education despite hearing loss
Students with reduced hearing are unable to make friends in public schools and universities via sign language, which is why the Mary Hare School attaches great importance to the correct learning of the spoken language. The school plus boarding school for 240 children with hearing loss is located 80 kilometers west of London and is the most important place of refuge for children with reduced hearing in the entire country. A few children even come here from abroad in order to benefit from the school’s excellent reputation and the impressive results.
Place & Year
Project PartnersMary Hare Foundation
Many children with hearing loss who attend normal primary schools suffer from the fact that they are different to other people. They try to hide their hearing aids under their hair due to their embarrassment. Many lose their enjoyment and enthusiasm for school and are thus unhappy. Those were the experiences of Tony Shaw, the Director of the Mary Hare School. It is important to him that every child is able to feel as one among many. That takes a great load off the children’s shoulders.
285 “interface boxes” allow undisturbed and concentrated lessons
The Hear the World Foundation supported the school in its endeavours to obtain qualitative first-class technology for school lessons and donated the so-called “interface boxes”. This innovative communication system allows the students to wear their own hearing aids during lessons and to be connected to the “Group Hearing Aid”. This enables the teacher to speak to the entire class as well as to contact individual students directly. The system independently regulates the volume for every individual child. Responses come over the individual microphones. The students thus have a much better learning environment and are able to improve speech and reading abilities a lot quicker.
Increased self-confidence opens doors
Many students had attended a primary school before their time at the Mary Hare School. However, intensive catering to special needs is not possible there. Yet, after a few years in the Mary Hare boarding school, the students have not only remedied their linguistic deficits, but their self-confidence has increased and their personality has matured. After leaving the school the majority of the children and/or teenagers manage the leap into an academic career and transfer to a university.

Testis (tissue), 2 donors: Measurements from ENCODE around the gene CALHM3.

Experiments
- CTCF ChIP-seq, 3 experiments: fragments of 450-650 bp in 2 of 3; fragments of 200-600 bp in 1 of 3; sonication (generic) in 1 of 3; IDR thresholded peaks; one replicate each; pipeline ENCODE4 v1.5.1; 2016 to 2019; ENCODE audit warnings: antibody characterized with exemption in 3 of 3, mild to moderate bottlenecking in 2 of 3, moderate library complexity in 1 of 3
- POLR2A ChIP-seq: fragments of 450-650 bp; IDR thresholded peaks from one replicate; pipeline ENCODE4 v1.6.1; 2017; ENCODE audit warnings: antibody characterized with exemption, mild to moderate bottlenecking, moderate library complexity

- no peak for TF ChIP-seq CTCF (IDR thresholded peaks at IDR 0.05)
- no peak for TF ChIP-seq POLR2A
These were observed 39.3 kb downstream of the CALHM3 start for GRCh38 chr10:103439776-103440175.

Student representatives Arran Thomas and Natasha Sullivan Monks, both 17 years
How did you hear about the school?
Arran: “A foundation in Nottingham told us about it.” Natasha: “A friend of mine from primary school came here and he recommended Mary Hare to me.”
What is the difference from mainstream schools?
Natasha: “The class sizes are much smaller and I can follow the lessons much better, as we are all connected through headphones.”
Arran: “Yes, the ‘Group Hearing Aid’ makes everything much easier. I have also made more friends here than I could ever have imagined possible.”
What were the main difficulties you had when you previously attended a mainstream school?
Arran: “My social life was very difficult. I felt excluded and so then I was not able to concentrate well on learning.”
In what way do you get support at the Mary Hare School?
Natasha: “For me, it is important that through the technical link I can hear what the other students are saying in the class.”
Arran: “Before, I could only hear the teacher – now I can hear everybody.”
What is special about everyday life here?
Natasha: “There is always something to do, and everyone is included, no-one is left out.”
Arran: “It really is a friendly, community atmosphere.”
Is there anything about your personal experience that you would like to pass on?
Natasha: “Before I came here, I was very insecure and did not have much fun. But now I feel great, in a way I could never have imagined.”
Arran: “Before coming to this school, my hearing loss determined my whole life. Since I have been here, it has been irrelevant.”